I just got my order (the 2nd edition) yesterday. This is my second book about Linux Kernel, the other one is "Understanding The Linux Kernel" by Daniel P. Bovet, Marco Cesati. I was having hard time to understand reading the Bovet's book, but when I read this book it was really fun. I even couldn't stop reading it when the time past midnight (wow, it is like reading a thrilling novel book :-).

I love the way the author tries to explain in a "human plaintext" language (w/ some humors), and gradually he introduces some jargons w/ clear explanations. The book is intended for intermediate to advanced programmers who now C and have some experience in building their kernel from source code. Although, it still guides readers how to compile, to patch and so on (chapter 2).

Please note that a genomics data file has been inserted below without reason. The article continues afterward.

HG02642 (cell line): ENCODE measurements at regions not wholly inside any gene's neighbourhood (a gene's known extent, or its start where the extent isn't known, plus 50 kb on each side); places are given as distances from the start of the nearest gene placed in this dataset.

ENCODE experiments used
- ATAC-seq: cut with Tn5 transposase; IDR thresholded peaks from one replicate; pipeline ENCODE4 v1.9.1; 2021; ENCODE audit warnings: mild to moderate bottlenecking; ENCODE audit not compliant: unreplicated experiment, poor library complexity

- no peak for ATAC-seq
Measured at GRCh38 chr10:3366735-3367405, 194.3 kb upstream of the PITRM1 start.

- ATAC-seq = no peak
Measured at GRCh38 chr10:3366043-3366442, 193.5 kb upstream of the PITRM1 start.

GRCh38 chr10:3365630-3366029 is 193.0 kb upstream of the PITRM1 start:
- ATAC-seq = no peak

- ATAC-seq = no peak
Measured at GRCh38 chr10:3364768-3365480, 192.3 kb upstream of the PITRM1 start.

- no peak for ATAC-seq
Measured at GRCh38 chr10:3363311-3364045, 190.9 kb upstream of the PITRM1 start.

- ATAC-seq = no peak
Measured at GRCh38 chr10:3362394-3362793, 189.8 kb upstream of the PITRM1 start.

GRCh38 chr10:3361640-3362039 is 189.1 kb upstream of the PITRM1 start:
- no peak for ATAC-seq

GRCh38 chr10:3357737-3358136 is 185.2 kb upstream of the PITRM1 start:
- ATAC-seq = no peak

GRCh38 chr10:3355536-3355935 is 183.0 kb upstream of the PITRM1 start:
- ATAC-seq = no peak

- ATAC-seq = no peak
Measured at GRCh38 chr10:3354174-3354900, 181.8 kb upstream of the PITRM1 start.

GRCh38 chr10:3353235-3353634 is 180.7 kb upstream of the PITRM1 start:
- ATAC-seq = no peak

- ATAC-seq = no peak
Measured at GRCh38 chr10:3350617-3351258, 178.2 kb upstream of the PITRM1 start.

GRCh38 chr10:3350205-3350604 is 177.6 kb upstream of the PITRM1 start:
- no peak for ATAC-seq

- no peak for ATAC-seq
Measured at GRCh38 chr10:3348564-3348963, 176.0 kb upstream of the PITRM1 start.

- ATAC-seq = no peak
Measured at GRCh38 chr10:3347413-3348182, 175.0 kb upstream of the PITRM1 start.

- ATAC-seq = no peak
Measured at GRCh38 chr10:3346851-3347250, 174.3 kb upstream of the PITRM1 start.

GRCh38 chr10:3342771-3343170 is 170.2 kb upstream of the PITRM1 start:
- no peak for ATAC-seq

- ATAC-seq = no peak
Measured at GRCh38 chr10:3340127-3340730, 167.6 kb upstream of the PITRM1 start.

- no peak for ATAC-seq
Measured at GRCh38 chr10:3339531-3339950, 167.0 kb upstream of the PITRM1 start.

Another good thing is that, unlike many other Linux Kernel books, the author emphasizes concepts of the Linux Internals. So he tries to minimize a copy-paste of the source code on the book (you can just open the source code and see it, no need to have a book for that). This is what I have been looking for. Besides, when there is a new patch/version, the book will be still relevant long into the future.

Here is the list of the chapters:

1. Intro to the Linux Kernel
2. Getting Started w/ the Kernel
3. Process Management
4. Process Scheduling
5. System Calls
6. Interrupts and Interrupt Handlers
7. Bottom Halves and Deferring Work
8. Kernel Synchronization Intro
9. Kernel Synchronization Methods
10. Timers and Time Management
11. Memory Management
12. The Virtual Filesystem
13. The Block I/O Layer
14. The Process Address Space
15. The Page Cache and Page Writeback
16. Modules
17. kobjects and sysfs
18. Debugging
19. Portability
20. Patches, Hacking and the Community
Appendix (Linked Lists, Kernel Random Number Generator, Algorithmic Complexity)